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Since Kumiko and Reina are first-years, they have not one but two more years to achieve their goal of National Gold. And they seem as optimistic and determined as ever to get there, despite their bronze finish this year and the loss of so much talent.

Their problems going forward are the same problems all school bands face, and secondary problems — such as Yoko and Natsuki clashing — are sure to crop up.

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The key (no pun intended), I suppose, is to avoid really big dustups such as the ones that took place before Kumiko and Reina arrived at Kitauji; the kind of conflicts that actually hindered the band’s performance, and the wounds of which have now all but faded.

And so we get a nice, long, heartfelt goodbye as all the seniors play for their juniors, then vice versa. There’s a commencement ceremony, where the goodbye hugs and wishes continue. And throughout this epilogue, Kumiko is sad and upset, all because Asuka is leaving.

Ah, so THAT'S where the show's title comes from. HUH!
Ah, so THAT’S where the show’s title comes from. HUH!

She runs all over the school grounds, increasingly desperate to find her. As usual, Asuka is trying to avoid “these kind of things”, but Kumiko won’t let her escape her, or her true feelings. Kumiko thinks she might have hated Asuka at first – but now all she feels is love. Romantic love? Perhaps it hews close to that, just as you could read her feelings towards Reina on top of that mountain last season.

But whatever specific kind of love it is, she’s got it, when she didn’t have it before. Asuka is someone she let into her life and personality, while continuing to hold back from Shuu (poor Shuu). Asuka is someone leaving, whom she doesn’t want to go. She has eyes for no third-year but Asuka.

And now she’s the chief euph, and her bandmates even remark how she sounds like Asuka. Like Mamiko, Asuka has helped shape and progress Kumiko’s musical development and identity. I’m unsure if there will be a Euph 3, but there’s plenty of great material to continue with.

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Fune wo Amu – 11 (Fin)

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Last week restored my faith in Fune wo Amu’s ability to engage and pull its audience in with an up-against-the-wall crisis that requires a tremendous group effort to pull off. But that same goodwill didn’t quite carry over in the show’s eleventh and final episode, which only reinforced a problem I’ve had since the eighth episode pushed us forward so many years without warning.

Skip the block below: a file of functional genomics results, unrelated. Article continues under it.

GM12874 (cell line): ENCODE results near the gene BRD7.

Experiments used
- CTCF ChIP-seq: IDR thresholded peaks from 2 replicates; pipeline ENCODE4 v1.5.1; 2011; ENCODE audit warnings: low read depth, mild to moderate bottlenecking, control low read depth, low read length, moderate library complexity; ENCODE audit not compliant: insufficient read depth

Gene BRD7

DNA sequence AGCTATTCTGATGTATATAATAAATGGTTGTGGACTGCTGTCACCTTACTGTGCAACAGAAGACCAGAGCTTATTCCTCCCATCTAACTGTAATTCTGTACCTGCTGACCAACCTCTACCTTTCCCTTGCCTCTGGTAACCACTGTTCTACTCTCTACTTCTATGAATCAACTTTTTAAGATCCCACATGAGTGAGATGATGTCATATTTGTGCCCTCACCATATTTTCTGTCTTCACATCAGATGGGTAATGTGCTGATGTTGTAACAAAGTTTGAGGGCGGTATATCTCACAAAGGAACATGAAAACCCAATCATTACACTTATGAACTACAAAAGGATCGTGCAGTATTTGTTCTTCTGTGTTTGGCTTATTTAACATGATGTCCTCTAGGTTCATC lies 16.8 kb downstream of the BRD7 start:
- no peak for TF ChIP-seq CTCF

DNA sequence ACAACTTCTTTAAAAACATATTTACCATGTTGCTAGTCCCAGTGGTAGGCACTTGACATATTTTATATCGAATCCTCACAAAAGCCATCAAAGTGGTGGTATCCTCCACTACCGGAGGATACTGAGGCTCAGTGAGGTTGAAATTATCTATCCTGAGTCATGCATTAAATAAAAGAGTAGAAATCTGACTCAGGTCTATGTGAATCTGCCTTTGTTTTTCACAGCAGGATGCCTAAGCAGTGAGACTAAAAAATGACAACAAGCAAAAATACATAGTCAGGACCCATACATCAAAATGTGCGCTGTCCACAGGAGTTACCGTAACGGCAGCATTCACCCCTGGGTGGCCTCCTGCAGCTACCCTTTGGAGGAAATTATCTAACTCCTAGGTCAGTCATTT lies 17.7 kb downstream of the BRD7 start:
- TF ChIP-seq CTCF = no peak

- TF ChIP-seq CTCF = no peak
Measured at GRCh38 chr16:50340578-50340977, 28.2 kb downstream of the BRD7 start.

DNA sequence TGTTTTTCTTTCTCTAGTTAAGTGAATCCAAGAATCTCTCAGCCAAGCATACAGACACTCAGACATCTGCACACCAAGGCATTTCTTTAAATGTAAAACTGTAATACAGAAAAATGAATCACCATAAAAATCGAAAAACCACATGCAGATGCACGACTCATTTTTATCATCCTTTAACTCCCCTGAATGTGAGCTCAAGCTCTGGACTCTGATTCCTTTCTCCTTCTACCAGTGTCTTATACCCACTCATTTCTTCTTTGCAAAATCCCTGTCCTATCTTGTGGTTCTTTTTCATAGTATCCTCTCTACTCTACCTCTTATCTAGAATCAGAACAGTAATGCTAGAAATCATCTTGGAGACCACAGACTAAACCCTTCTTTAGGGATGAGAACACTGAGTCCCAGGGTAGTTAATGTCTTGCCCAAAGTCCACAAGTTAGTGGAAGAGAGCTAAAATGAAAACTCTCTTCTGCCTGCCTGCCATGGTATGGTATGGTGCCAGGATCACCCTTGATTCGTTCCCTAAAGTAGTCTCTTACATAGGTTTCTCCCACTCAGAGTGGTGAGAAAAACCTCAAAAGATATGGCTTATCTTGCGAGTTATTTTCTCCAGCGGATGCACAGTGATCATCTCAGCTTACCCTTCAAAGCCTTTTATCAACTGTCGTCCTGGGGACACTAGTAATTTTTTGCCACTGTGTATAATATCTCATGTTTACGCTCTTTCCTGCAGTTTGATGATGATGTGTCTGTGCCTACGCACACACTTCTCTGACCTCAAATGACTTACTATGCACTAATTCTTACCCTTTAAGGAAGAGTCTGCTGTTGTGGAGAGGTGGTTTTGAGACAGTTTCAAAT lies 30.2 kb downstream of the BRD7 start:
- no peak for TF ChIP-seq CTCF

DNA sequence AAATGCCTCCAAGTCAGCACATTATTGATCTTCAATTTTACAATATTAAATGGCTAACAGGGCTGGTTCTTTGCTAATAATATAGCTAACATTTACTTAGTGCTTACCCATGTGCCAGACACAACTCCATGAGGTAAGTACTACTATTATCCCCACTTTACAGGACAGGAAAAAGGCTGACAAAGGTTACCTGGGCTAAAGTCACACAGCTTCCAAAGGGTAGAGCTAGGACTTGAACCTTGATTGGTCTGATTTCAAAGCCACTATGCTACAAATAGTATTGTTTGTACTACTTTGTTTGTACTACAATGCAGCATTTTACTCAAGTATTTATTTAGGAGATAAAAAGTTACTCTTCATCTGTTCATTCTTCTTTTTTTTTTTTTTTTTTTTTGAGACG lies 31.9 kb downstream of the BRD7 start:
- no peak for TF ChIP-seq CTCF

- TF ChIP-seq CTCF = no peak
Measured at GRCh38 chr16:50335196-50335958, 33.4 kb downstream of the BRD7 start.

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I understand how the show basically needed to show us the ultimate payoff of a published Great Passage, but I maintain that it didn’t have enough time to tell that story, nor would extending the effort across, say, a full 26-episode series would have been possible before getting stale, monotonous, or over-contrived in an effort to stoke up some drama.

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Before the dictionary officially goes on sale, Matsumoto suddenly succombs to esophageal cancer he only told his comrades a day or so before his death. His death has been telegraphed so much, it didn’t elicit a shock in me so much as a shrug. Again, his death only underlines the problematic nature of leaping so far ahead in the dictionary’s timeline to a point where most people only look slightly different, but suddenly Matsumoto is at death’s door.

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The missing words episode was a temporary diversion from the fact the development of the dictionary didn’t feel as epic as it should have because the show skipped too much time.  Ditto Matsumoto’s death. He seemed like a nice guy and all, but he was a character with a tendency to spout flowery philosophy and little else. Post time-jump, it was hard to get a handle on the characters were; spending so much time with the new hire didn’t help matters.

So yeah, Fune wo Amu was, to me, the definition of “watchable,” but I won’t lie: I’m glad there’s no twelfth episode, because I’ve been mostly checked out since episode 6, when Majime’s attainment of Kaguya was sold as the Most Important Thing going on in the show, without ever really getting into why the two liked, let alone loved, each other.

The show had glimmers of greatness, but couldn’t help but feel either too drawn-out (earlier in the story) or too rushed (after the time jump). And there’s only so many ways you can present the metaphor of a ship lighting the way.

Considering how carefully the dictionary at the heart of its story was planned and prepared, Fune wo Amu too often felt unsure of itself and random in where it chose to focus its attention. That made it hard to stay involved.